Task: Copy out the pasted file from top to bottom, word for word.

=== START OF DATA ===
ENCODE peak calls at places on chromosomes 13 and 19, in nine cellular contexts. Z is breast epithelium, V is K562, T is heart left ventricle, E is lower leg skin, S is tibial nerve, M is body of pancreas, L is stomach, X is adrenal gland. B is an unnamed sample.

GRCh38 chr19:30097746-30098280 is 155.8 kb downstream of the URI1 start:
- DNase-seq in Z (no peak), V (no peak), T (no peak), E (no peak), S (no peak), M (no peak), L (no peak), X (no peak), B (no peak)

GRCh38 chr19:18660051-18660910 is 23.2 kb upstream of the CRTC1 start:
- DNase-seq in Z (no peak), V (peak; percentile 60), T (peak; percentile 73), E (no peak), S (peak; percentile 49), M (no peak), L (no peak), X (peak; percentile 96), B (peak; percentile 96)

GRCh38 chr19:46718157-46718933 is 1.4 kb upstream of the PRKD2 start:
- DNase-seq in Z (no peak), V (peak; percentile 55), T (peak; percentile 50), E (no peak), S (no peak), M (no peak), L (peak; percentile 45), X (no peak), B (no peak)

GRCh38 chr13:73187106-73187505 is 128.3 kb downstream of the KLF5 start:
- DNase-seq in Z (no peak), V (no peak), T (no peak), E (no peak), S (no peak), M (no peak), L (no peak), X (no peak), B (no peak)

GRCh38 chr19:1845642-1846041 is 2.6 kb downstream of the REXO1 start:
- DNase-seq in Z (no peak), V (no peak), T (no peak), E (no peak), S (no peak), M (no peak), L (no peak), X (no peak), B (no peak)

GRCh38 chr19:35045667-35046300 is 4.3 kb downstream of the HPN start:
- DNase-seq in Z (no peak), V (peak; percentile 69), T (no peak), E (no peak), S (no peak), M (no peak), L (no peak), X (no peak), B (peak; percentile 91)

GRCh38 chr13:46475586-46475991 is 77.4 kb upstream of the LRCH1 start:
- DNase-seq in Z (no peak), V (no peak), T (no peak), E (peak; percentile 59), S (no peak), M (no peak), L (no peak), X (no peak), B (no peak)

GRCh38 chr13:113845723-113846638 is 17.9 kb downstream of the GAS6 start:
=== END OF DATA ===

ENCODE peak calls at places on chromosomes 13 and 19, in nine cellular contexts. Z is breast epithelium, V is K562, T is heart left ventricle, E is lower leg skin, S is tibial nerve, M is body of pancreas, L is stomach, X is adrenal gland. B is an unnamed sample.

GRCh38 chr19:30097746-30098280 is 155.8 kb downstream of the URI1 start:
- DNase-seq in Z (no peak), V (no peak), T (no peak), E (no peak), S (no peak), M (no peak), L (no peak), X (no peak), B (no peak)

GRCh38 chr19:18660051-18660910 is 23.2 kb upstream of the CRTC1 start:
- DNase-seq in Z (no peak), V (peak; percentile 60), T (peak; percentile 73), E (no peak), S (peak; percentile 49), M (no peak), L (no peak), X (peak; percentile 96), B (peak; percentile 96)

GRCh38 chr19:46718157-46718933 is 1.4 kb upstream of the PRKD2 start:
- DNase-seq in Z (no peak), V (peak; percentile 55), T (peak; percentile 50), E (no peak), S (no peak), M (no peak), L (peak; percentile 45), X (no peak), B (no peak)

GRCh38 chr13:73187106-73187505 is 128.3 kb downstream of the KLF5 start:
- DNase-seq in Z (no peak), V (no peak), T (no peak), E (no peak), S (no peak), M (no peak), L (no peak), X (no peak), B (no peak)

GRCh38 chr19:1845642-1846041 is 2.6 kb downstream of the REXO1 start:
- DNase-seq in Z (no peak), V (no peak), T (no peak), E (no peak), S (no peak), M (no peak), L (no peak), X (no peak), B (no peak)

GRCh38 chr19:35045667-35046300 is 4.3 kb downstream of the HPN start:
- DNase-seq in Z (no peak), V (peak; percentile 69), T (no peak), E (no peak), S (no peak), M (no peak), L (no peak), X (no peak), B (peak; percentile 91)

GRCh38 chr13:46475586-46475991 is 77.4 kb upstream of the LRCH1 start:
- DNase-seq in Z (no peak), V (no peak), T (no peak), E (peak; percentile 59), S (no peak), M (no peak), L (no peak), X (no peak), B (no peak)

GRCh38 chr13:113845723-113846638 is 17.9 kb downstream of the GAS6 start: